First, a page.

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Ladydi, named so after Lady Diana, stays in a dangerous place for women. In those mountains of Guerrero , Mexico, ‘only boys were born, and some of them turned into girls around the age of eleven.Then these boys had to turn into ugly girls who sometimes hide in holes in the ground’.
In a place where the menfolk left for the cities or crossed illegally into the US, women had to survive. With iguanas, scorpions, snakes, dust and predatory drug traffickers who wanted their daughters.
Jennifer tells a riveting tale. Of Ladydi and the beautiful Paula who is abducted and becomes child-like, drinking milk from an infant’s bottle and eating infant food. Of Ladydi’s alcoholic , bitter mother who watches TV the whole day and is constantly confronted with her philandering husband’s love child.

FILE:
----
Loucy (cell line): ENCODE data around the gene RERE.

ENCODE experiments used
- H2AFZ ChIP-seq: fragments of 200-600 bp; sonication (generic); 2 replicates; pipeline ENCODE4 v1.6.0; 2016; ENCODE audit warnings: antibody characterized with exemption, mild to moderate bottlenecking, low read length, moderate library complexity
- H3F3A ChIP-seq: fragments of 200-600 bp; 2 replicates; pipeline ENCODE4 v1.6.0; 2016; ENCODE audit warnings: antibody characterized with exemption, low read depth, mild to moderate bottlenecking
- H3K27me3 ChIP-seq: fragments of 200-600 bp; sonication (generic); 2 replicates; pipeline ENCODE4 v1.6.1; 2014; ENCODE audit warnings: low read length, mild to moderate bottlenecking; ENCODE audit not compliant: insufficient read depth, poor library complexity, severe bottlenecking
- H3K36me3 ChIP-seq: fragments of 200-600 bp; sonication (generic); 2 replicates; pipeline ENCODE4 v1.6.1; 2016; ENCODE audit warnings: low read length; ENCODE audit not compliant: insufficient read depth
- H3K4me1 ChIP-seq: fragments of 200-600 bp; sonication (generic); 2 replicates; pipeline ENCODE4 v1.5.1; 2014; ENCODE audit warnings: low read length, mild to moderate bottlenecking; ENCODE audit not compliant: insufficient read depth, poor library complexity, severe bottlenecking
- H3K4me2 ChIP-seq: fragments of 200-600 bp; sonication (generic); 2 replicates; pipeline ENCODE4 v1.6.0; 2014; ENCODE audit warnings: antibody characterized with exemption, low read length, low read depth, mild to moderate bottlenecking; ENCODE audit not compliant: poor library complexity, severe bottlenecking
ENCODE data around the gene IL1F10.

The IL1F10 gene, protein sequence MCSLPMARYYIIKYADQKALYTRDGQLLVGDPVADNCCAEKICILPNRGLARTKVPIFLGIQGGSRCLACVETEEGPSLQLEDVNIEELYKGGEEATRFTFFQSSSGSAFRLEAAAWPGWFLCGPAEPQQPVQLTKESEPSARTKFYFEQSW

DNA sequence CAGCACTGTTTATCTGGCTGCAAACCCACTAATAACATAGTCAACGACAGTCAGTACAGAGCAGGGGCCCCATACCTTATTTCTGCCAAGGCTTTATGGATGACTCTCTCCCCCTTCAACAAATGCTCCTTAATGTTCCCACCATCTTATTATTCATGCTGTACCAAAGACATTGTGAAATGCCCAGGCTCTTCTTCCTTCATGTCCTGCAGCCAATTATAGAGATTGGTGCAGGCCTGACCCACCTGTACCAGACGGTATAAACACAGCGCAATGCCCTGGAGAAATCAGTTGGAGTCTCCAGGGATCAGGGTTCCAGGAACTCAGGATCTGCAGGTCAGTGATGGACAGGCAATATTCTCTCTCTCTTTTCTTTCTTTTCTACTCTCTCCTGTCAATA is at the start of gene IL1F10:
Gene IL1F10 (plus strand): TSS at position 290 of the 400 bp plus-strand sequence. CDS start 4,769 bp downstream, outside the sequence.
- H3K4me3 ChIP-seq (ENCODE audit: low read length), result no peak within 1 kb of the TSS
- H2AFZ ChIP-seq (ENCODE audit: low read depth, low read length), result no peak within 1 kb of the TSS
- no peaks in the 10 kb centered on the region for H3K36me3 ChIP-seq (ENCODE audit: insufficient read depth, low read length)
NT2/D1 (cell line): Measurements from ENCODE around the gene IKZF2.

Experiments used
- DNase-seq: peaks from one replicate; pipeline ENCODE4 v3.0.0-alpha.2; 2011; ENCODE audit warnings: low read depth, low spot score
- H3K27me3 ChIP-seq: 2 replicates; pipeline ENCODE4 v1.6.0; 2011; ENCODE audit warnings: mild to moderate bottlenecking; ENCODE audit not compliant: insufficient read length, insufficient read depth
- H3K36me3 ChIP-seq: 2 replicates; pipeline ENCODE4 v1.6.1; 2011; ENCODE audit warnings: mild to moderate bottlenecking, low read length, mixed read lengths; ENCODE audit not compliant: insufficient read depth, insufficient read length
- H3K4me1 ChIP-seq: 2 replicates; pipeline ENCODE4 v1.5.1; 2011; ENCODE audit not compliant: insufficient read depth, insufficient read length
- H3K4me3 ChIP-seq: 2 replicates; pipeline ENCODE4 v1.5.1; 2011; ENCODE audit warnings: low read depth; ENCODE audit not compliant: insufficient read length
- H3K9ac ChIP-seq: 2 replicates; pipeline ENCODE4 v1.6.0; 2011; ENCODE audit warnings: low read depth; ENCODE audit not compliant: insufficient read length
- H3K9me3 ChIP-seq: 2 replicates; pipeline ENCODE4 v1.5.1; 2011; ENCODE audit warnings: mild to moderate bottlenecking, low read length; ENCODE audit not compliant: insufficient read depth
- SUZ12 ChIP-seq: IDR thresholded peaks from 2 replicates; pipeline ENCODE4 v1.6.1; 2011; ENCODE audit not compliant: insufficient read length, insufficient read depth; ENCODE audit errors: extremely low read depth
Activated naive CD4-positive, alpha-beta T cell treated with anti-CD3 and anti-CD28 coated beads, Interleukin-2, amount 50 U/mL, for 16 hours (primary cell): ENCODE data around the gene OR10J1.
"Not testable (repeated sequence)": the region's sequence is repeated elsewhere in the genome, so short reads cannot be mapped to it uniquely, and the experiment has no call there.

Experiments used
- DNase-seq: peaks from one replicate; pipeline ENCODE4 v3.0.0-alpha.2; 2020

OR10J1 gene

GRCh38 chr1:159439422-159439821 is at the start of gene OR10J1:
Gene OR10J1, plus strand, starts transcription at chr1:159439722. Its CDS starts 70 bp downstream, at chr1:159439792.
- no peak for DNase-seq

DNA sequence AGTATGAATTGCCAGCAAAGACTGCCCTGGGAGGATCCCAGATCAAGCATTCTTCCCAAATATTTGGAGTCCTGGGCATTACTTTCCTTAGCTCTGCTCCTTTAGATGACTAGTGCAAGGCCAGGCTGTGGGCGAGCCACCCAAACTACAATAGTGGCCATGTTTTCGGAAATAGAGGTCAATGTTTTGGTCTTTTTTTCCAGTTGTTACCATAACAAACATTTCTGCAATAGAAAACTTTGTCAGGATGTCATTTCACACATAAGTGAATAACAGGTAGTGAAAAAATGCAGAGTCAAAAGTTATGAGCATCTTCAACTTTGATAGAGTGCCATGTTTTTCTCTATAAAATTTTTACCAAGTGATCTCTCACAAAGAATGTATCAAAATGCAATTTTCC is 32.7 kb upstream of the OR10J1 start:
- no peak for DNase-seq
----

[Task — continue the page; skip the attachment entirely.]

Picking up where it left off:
Ladydi moves to Acapulco because Mike, the only boy in her village gets her a job there. From finding love, to landing up in the jail on charges of being an accomplice in the murder of a drug trafficker’s daughter, Ladydi discovers herself, and what she truly holds dear.
In any conflict, or act of violence, it is the women and children who are the most vulnerable. For me, Prayers for the Stolen was an eye-opener on how the drug trade in Mexico has played havoc with the lives of women and girls. How a beauty parlor called ‘Illusions’ ended up making girls look like boys, and pretty girls ugly!
Yet, the spirit of the women is never failing, and they find fun, humour and grace in their tragic lives.
A nicely paced, well written book. Rating 4/5
Prayers for the Stolen
224 pages, Published by Hogarth
Available in print, and as an ebook on Amazon and other online stores, and in print in bookstores